Operation Pedestal casualties  CLICK HERE

Civilian casualties  Nil.

OPERATIONS REPORTS THURSDAY 13 AUGUST 1942

ROYAL NAVY  See above.

AIR HQ Arrivals  One Hudson, one Spitfire, four Beaufighters from Gibraltar; one DC3 from Bilbeis, two Baltimores from LG 98.  Departures  Two Liberators to Fayid; one Hudson to Gibraltar; one DC3 to Bilbeis; two Spitfires to LG 224.  Aircraft casualties  One Wellington overshot the aerodrome and crashed: Wireless Operator/Air Gunner killed; rest of crew injured.  One Beaufighter failed to return from patrol: crew missing.  One Spitfire crashed on the aerodrome: pilot injured.  One Spitfire crashed in the sea through enemy action: pilot injured.  Two Spitfires believed shot down by enemy action: pilots missing.

LUQA  Intensive activity surrounding inbound convoy.  Station strength has gone up to 2783.  All entertainment is stopped; the cinema is used for accommodation which is very cramped – not enough beds, airmen sleeping with only two blankets.

TA QALI  Extensive operations: 32 Spitfires and 16 Beaufighters attacked enemy aerodromes and provided cover to the convoy.  1200 gallons of petrol were used in one day.  All ranks worked from dawn to dusk and through the night, servicing aircraft to enable the operation to proceed.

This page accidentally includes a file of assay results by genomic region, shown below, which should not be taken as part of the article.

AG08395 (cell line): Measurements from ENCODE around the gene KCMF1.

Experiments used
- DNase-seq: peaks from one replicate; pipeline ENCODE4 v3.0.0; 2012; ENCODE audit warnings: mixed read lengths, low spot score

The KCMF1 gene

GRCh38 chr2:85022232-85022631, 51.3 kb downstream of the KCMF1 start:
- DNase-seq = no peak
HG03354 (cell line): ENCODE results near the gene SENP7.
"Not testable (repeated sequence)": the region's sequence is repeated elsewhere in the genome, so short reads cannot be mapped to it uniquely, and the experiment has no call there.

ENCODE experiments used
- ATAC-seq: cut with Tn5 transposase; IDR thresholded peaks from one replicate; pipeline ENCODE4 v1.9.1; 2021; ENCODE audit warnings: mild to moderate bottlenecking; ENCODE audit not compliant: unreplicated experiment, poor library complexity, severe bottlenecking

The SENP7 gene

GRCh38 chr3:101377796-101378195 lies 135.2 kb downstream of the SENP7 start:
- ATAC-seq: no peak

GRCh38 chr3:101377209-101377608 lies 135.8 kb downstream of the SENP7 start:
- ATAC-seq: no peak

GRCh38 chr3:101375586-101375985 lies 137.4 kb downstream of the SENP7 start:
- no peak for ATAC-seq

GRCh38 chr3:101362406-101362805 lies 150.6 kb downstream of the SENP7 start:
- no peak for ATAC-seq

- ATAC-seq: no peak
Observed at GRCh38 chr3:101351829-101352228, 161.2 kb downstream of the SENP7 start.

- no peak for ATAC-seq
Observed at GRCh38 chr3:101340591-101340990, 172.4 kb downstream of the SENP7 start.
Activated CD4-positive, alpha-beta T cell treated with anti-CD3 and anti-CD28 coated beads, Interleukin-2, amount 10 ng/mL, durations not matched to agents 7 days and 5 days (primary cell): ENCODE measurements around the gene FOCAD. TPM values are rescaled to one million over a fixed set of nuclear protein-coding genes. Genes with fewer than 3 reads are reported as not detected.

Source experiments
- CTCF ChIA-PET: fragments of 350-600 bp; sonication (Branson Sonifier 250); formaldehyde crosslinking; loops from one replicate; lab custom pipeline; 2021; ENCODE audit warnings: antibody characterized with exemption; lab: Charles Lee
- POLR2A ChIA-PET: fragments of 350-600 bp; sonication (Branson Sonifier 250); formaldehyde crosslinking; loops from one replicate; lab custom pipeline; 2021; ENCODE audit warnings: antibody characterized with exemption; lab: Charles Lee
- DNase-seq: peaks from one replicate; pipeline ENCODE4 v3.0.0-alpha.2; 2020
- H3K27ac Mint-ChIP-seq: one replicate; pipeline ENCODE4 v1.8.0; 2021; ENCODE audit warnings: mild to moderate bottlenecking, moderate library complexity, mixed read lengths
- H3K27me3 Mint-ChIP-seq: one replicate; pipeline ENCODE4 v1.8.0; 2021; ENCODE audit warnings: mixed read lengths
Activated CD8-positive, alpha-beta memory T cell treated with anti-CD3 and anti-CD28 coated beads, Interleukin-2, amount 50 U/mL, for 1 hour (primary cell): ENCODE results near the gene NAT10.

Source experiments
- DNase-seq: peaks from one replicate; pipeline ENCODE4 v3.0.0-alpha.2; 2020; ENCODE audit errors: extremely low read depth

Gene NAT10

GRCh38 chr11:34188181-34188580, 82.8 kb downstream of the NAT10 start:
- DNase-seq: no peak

W/Cdr Wyatt was observing a Beaufighter taking off from his car when the aircraft failed to lift and turned to make another attempt.  In the dark, the pilot did not see W/Cdr Wyatt’s car and the aircraft swung into the side of the vehicle, the Beaufighter’s propeller ripping open the side of the car.  W/Cdr Wyatt escaped with slight injuries but was admitted to hospital.

FORTRESS ROYAL ENGINEERS  Bomb Disposal UXB  Reported 6.  Dealt with: 5 High Explosives, including 1 delayed-action (3 x 250kg; 2 x 50kg).

All written content © maltagc70 unless otherwise attributed.  For conditions of use contact bdmalta@btinternet.com.

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2 Comments